Dizzy Spins: Molly Tuttle is in Charge. We Will Be Just Fine.
Molly Tuttle and Golden Highway's new release is a new high point in an already stellar career.
In 2017, Molly Tuttle became the first woman to be named the International Bluegrass Musician’s Association guitar player of the year. She was given the title again in 2018. Her 2022 release Crooked Tree took home the Grammy for best bluegrass album, and she was nominated in the broad category of Best New Artist. She just released her fourth full-length album, City of Gold, with her band of equally talented players, Golden Highway.
Tuttle grew up in Northern California (she now lives in Nashville). She began playing in her father’s band – The Tuttles with AJ Lee - featuring vocalist and mandolin virtuoso AJ Lee and Molly’s brother Sullivan who is also a gifted guitarist (Sullivan Tuttle and AJ Lee continue to collaborate in AJ Lee and Blue Summit). She studied music at Berklee. She has worked along the way with a “who’s who” of great players, recently appearing on albums by Bela Fleck, Old Crow Medicine Show, Billy Strings, and the latest by Tommy Emmanuel, singing and trading licks with the acoustic guitar great on the Townes Van Zandt song White Freightliner Blues.
For last year’s Crooked Tree, Tuttle wrote the songs and brought them to the studio. The album featured guest appearances by Darol Anger, Jason Carter, Sierra Hull, Old Crow Medicine Show and Gillian Welch, among others. City of Gold features songs written by Tuttle and Ketch Secor of Old Crow Medicine Show, and arranged in-studio with Golden Highway (Kyle Tuttle – not related – on banjo, award winning fiddle-player Bronwyn Keith-Hynes, upright bassist Shelby Means, and Dominick Leslie of the band Hawktail on mandolin), with only a few guest musicians. Tuttle says she found kinship and creative trust after touring with Golden Highway and wanted to tap into it. Input from the rest of the band gives this record musical depth while highlighting the chops of some of the best players of this era.
City of Gold was co-produced by dobro master Jerry Douglas. The result is a (mostly) bluegrass record with tons of shredding, themes about the west coast, clever storytelling, heartfelt introspection, and politics.
The lead off track El Dorado paints a picture of gold rush era California with a cast of characters in an old prospecting town. She likens the fervor of “gold fever” in the 1800’s with her own desire to make music and trends like cryptocurrency that drive people to extreme measures.
On Crooked Tree, she touches on cannabis with the song Dooley’s Farm, which, like prohibition songs about bootleggers, talks about the driver of a new underground economy in the South - weed: “They used to grow tobacco, then they made moonshine / Now there’s something better in the back of the barn, down on Dooley’s Farm.” The song San Joaquin talks about bringing “Humboldt green” to California’s Central Valley by hopping a train. In Down Home Dispensary she writes a clever, open letter to the legislators, especially those in the South and her new home state, Tennessee, encouraging them to join the trend and at least make marijuana legal medicinally.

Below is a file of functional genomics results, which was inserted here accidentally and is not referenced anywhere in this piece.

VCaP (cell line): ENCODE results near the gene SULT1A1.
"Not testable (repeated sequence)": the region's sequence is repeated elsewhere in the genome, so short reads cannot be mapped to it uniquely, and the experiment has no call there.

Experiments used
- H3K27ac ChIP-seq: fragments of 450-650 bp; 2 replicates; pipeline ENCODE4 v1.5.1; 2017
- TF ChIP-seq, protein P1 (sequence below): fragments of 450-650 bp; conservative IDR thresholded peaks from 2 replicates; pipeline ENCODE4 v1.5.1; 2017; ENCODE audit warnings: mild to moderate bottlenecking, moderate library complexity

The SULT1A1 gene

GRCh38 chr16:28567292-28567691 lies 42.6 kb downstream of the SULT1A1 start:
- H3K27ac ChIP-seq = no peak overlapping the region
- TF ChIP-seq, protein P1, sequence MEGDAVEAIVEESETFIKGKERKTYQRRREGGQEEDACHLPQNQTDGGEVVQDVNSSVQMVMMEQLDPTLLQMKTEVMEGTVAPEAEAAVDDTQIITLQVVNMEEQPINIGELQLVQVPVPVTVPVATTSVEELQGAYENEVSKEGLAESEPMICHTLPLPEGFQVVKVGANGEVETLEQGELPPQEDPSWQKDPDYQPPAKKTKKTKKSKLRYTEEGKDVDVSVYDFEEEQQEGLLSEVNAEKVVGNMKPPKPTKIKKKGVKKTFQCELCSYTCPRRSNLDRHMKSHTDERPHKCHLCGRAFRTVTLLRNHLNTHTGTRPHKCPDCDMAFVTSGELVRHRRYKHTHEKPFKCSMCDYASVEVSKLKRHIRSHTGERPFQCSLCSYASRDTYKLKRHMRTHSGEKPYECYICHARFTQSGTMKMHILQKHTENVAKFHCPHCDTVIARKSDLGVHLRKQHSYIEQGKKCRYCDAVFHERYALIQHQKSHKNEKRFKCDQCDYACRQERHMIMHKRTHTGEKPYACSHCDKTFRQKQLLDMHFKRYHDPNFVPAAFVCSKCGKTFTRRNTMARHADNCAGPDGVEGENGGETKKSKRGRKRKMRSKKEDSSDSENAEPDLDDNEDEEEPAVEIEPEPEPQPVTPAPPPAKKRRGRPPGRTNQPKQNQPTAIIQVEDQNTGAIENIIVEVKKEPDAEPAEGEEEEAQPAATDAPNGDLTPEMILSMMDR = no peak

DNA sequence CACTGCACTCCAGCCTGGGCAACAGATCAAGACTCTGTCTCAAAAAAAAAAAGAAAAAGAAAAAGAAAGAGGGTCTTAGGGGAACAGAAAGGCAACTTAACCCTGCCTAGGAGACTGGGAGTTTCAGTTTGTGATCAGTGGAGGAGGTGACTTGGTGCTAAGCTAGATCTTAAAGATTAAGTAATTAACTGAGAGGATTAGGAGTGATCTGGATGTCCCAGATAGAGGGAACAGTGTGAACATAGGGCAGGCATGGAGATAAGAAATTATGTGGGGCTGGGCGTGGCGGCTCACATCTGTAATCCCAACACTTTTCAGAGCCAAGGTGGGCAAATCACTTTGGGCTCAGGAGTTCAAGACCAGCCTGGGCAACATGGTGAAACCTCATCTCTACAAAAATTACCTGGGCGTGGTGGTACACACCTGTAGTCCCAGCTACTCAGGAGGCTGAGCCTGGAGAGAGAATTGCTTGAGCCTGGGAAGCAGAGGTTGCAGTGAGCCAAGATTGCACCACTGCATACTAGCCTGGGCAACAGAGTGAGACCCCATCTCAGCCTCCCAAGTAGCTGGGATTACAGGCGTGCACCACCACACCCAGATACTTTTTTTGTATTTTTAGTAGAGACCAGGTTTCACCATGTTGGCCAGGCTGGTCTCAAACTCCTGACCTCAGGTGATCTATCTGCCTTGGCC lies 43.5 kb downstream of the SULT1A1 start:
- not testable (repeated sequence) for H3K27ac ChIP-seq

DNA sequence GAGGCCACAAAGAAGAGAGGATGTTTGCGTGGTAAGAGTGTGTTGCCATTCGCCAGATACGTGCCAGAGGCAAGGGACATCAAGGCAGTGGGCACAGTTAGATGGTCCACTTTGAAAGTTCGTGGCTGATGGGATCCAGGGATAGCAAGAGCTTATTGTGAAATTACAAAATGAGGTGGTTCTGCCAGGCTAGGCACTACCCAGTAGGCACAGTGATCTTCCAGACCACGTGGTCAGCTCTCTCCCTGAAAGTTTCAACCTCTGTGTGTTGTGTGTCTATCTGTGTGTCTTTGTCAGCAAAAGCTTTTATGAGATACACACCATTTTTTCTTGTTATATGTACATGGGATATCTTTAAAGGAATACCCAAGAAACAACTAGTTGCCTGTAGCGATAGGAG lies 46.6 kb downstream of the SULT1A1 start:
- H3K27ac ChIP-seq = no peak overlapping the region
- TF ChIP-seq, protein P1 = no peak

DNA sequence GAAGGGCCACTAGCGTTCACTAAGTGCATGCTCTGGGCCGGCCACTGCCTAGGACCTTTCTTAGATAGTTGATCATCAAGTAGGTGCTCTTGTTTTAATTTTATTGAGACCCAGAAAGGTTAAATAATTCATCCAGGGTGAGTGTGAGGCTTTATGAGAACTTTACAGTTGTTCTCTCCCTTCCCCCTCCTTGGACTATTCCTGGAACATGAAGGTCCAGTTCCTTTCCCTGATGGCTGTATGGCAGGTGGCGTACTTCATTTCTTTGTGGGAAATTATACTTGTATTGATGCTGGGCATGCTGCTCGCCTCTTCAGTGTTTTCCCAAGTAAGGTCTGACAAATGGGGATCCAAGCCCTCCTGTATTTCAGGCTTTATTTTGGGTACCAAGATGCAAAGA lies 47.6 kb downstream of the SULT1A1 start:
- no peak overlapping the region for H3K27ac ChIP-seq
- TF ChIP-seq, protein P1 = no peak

Recently, Molly Tuttle and Golden Highway recorded a version of the Jefferson Airplane classic White Rabbit. In the video they wear Alice in Wonderland costumes, Molly as the Queen of Hearts and Keith-Hynes as Alice.
They continue the Wonderland theme with the new song Alice in the Bluegrass. In it Alice has an epiphany after a glimpse of a culture different from her own. Being from the San Francisco Bay Area, Tuttle seems well versed in Grateful Dead songs and plays a couple of them in her repertoire. Alice in the Bluegrass sounds like it could have also been inspired by a line in Scarlet Begonias, “Once in a while you get shown the light, in the strangest of places when you look at it right.”
On the surface, Where Did All the Wild Things Go? seems like a song about partying, but is meant as social commentary on gentrification, especially in Tuttle’s current home, Nashville. She explores relationships on a couple of tunes. Yosemite is a duet with Dave Matthews. It’s ironic among road trip songs, which tend to be about good times and new adventures. This one is about a road trip by a couple who incorrectly assume a vacation will rekindle their relationship. Instead, it’s a long uncomfortable car ride they both wish would end. More Like a River is a classic love song. It celebrates enduring love that rolls on and carries you, like a river, as opposed to being marked by trinkets and flowers and temporary things.
Tuttle says that growing up, she was concerned about what might happen to women’s rights. Goodbye Mary takes on the topic of women’s reproductive freedom. It is a heartbreaking story of a pregnant woman in an abusive relationship who is unable to make her own decisions about what to do. It is based, in part, on a friend of Molly’s grandmother.
This is a well-deserved spotlight moment for Molly Tuttle. By all accounts, we expect it to last quite a while… Like enduring love… like a river.